I have planned two more books in The Shroud, where the story of Bergrún and Brá is concluded. But I’ve also started writing spin-offs in this world. One has been published in English, it’s a long short story about recurring extra characters in the series: the cryptozoologist Aldís and her dwarven assistant. It’s called “The Cryptid” and it was published by Head of Zeus in the anthology The Best of World SF last year. The paperback version was published days ago.
Iceland is famous for its crime-fiction. What do you think it is about living in Iceland that brings out so much creativity?
Creativity surely is brought out everywhere else, in different ways, but as for the style and the atmosphere of Icelandic literature, one can’t ignore the effect the landscape has on us. The magnificent mountains always there on the horizon, the cold sea surrounding us, the vastness, all the uncanny and unique places. We’re so few but we have so much space; untouched nature that both nurtures and screams at us. And then there’s the drastic shift of light and dark. The claustrophobic winter dark versus the everlooming summer light. The dark is both cozy and creepy, the midnight sun never wants us to leave the party. This messes with our heads. I guess many of us try to shift that condition to creativity.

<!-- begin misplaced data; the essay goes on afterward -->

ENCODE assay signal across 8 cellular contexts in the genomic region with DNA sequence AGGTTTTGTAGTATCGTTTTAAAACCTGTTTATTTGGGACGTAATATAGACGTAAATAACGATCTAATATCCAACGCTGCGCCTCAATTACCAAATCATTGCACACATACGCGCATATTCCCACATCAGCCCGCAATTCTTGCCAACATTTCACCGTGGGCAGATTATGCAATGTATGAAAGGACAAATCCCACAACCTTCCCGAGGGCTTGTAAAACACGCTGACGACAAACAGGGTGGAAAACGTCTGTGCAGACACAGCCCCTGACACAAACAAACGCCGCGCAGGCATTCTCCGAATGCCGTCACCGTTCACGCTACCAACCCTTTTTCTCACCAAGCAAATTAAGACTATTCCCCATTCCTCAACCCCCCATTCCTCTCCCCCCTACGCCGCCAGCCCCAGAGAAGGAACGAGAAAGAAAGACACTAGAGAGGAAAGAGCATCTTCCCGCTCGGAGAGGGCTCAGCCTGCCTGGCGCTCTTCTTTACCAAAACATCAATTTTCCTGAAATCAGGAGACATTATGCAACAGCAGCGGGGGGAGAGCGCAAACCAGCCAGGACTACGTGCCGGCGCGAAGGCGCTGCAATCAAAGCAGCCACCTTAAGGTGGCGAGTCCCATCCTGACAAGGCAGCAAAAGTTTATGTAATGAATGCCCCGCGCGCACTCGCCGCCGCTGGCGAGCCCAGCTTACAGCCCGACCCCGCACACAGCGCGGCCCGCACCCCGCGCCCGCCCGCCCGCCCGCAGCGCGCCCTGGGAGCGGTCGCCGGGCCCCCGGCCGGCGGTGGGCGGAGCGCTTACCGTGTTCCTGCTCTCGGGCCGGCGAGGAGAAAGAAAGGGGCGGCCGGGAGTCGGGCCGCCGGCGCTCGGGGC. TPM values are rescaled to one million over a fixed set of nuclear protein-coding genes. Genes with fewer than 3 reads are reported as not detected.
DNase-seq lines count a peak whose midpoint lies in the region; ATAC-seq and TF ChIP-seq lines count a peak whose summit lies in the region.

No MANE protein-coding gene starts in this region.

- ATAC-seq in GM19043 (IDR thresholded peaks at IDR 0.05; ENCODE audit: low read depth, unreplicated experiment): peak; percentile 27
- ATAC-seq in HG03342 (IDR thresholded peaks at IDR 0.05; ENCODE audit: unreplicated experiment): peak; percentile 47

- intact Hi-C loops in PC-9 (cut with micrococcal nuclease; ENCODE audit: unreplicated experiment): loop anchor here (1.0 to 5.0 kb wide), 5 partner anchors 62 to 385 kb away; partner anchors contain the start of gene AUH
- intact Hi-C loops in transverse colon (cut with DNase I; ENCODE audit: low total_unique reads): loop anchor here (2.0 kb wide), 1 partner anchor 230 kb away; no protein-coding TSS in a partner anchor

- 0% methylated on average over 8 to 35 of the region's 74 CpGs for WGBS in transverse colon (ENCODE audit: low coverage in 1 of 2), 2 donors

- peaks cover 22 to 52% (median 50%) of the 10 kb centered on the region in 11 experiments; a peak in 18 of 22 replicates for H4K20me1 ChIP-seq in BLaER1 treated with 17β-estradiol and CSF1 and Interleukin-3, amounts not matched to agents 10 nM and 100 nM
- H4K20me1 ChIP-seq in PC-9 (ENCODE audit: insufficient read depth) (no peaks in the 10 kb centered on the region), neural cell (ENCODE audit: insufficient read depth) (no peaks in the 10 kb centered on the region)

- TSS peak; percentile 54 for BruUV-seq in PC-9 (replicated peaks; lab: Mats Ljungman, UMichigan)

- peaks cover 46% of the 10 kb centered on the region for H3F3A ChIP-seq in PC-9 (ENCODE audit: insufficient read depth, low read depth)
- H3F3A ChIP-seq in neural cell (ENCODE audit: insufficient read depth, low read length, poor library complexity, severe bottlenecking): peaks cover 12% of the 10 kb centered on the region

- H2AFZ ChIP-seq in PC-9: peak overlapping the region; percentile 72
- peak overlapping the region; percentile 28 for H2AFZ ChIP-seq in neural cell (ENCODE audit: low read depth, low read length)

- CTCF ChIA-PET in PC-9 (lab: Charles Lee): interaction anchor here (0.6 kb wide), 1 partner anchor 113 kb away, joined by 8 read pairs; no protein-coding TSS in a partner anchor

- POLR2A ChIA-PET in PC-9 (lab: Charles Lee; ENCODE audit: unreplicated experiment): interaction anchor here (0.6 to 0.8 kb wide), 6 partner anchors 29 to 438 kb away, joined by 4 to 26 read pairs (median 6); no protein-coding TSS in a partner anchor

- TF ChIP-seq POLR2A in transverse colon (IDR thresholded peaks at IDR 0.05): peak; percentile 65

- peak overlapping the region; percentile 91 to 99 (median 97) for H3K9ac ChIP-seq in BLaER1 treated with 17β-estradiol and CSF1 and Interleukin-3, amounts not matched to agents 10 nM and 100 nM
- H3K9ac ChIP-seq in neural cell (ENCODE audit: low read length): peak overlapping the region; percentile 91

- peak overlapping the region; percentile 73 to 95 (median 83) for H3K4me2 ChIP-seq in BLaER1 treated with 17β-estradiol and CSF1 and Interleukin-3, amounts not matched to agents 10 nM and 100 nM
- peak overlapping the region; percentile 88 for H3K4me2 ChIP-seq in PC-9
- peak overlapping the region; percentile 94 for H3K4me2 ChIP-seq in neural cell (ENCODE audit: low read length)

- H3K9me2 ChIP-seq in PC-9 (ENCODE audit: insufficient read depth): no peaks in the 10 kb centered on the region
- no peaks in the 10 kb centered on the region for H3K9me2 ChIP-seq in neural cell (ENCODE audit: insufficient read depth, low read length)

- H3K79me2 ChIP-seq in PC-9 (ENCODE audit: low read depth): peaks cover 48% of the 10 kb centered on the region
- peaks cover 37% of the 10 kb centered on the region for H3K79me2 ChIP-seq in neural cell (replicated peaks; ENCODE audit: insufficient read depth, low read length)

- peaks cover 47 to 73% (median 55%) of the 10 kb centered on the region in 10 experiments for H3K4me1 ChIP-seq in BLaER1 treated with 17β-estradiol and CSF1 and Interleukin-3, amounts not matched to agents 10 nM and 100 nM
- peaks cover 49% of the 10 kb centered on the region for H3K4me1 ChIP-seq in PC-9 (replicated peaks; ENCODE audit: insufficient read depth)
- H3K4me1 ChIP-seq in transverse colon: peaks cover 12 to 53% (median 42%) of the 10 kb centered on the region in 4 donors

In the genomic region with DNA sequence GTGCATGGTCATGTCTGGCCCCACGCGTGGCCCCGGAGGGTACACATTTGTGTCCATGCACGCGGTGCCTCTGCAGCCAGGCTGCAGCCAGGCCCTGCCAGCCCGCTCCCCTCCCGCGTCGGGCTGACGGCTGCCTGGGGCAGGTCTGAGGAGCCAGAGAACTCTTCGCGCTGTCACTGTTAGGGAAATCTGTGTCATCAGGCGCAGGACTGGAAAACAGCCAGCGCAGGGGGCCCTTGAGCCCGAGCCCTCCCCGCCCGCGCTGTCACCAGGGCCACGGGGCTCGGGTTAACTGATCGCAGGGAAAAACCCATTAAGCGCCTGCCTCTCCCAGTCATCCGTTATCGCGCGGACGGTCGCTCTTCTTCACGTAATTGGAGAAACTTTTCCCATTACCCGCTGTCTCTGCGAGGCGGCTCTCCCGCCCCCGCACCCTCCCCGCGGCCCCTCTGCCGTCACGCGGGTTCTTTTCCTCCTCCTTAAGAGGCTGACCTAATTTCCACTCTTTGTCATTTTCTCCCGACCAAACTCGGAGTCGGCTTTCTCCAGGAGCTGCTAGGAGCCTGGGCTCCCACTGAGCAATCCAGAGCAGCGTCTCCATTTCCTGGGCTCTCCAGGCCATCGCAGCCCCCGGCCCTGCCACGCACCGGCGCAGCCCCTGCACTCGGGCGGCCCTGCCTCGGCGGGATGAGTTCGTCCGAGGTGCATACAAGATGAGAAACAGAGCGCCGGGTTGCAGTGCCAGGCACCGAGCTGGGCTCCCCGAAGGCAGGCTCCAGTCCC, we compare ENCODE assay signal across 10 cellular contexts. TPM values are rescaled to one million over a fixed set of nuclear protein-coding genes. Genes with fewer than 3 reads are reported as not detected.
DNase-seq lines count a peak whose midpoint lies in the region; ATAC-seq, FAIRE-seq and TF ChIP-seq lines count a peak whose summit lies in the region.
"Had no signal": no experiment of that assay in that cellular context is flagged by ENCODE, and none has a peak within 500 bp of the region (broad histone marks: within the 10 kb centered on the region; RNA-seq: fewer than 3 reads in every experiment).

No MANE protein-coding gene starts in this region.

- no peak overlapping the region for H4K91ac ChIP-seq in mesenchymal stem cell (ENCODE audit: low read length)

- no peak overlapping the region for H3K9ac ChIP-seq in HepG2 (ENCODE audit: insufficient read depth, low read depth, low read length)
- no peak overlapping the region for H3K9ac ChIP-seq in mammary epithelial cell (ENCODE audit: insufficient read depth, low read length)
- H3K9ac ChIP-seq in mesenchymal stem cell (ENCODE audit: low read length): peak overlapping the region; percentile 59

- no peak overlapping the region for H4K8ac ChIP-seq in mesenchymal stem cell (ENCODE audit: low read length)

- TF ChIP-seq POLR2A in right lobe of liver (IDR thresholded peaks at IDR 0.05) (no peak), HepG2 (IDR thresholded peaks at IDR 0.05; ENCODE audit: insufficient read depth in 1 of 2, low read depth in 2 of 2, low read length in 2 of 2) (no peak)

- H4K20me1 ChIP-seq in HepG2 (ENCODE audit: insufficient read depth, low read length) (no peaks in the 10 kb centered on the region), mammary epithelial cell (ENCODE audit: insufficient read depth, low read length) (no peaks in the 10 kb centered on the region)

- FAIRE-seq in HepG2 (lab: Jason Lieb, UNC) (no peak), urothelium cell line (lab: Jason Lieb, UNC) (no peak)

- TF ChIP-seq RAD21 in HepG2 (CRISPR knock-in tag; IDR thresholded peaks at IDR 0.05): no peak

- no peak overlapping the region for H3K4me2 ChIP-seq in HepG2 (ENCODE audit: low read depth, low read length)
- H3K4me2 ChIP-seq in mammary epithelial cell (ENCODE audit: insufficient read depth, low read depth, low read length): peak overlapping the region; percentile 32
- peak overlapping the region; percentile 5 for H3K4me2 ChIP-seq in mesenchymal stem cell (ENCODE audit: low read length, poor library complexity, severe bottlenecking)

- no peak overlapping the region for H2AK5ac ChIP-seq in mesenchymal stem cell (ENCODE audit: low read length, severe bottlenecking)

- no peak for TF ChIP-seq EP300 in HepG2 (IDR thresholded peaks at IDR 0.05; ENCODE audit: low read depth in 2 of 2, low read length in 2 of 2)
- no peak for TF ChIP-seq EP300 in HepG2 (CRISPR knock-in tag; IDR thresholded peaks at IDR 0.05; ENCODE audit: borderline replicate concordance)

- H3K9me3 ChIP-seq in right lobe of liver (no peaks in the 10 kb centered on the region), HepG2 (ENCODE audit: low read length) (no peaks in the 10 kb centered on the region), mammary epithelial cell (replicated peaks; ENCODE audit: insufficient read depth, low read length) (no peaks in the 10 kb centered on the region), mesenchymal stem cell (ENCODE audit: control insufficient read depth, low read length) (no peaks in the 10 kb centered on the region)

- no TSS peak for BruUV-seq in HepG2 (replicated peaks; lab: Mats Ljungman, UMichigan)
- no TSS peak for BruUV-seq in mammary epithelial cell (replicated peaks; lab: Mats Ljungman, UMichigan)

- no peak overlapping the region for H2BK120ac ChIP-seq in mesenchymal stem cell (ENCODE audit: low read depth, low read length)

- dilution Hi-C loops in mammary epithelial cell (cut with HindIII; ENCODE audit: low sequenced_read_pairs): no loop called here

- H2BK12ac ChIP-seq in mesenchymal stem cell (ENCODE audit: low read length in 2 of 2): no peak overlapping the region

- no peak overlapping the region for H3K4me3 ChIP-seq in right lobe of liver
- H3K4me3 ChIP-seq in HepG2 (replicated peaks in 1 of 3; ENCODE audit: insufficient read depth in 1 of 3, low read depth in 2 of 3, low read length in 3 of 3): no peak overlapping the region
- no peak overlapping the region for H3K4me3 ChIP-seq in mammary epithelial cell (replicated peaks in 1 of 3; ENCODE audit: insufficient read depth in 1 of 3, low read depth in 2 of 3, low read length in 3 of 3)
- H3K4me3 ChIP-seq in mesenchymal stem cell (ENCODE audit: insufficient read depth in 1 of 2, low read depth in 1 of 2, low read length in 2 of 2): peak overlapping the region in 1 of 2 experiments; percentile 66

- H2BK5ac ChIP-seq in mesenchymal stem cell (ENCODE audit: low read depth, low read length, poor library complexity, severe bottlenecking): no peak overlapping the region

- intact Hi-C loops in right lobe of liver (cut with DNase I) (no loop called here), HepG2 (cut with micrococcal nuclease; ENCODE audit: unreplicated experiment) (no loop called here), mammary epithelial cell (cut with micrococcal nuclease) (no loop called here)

Can you tell us a little bit about the crime-fiction writing community in Iceland?
I’ve been more involved in the speculative fiction community. I’m relatively new to the crime-fiction community but from what I’ve gathered, it’s especially inviting. The crime authors are all very nice and helpful people, and there seems to be this collective thinking: we’re in this together. As it’s with the speculative community. As it’s supposed to be!
Who are you most looking forward to seeing at the festival?
From the authors that have been announced, I’m really looking forward to seeing and listening to Bernandine Evaristo. Her career is fascinating! In general, I look forward to absorbing all the panel discussions and seeing how different authors approach the crime genre. Like Sjón, one of my favorite authors. Usually he has very interesting takes on literature.
If our visitors do one thing in Reykjavík, what should that be?
Here’s a good plan in downtown Reykjavík: a burger and a beer at Ræktin on Laugavegur (one of the best burgers I’ve had), walk the street afterwards, visit the old bookshop Mál & Menning which is now a cozy live venue, have a coffee there, maybe there will be live music or poetry reading, walk down to Austurstræti, browse at the bookshop Eymundsson, and then go to Skúli Craft Bar near Ingólfstorg. They have a large selection of Icelandic craft beer on draft and you can taste before deciding.
Emil will be appearing atIceland Noir on Thursday the 17th of November.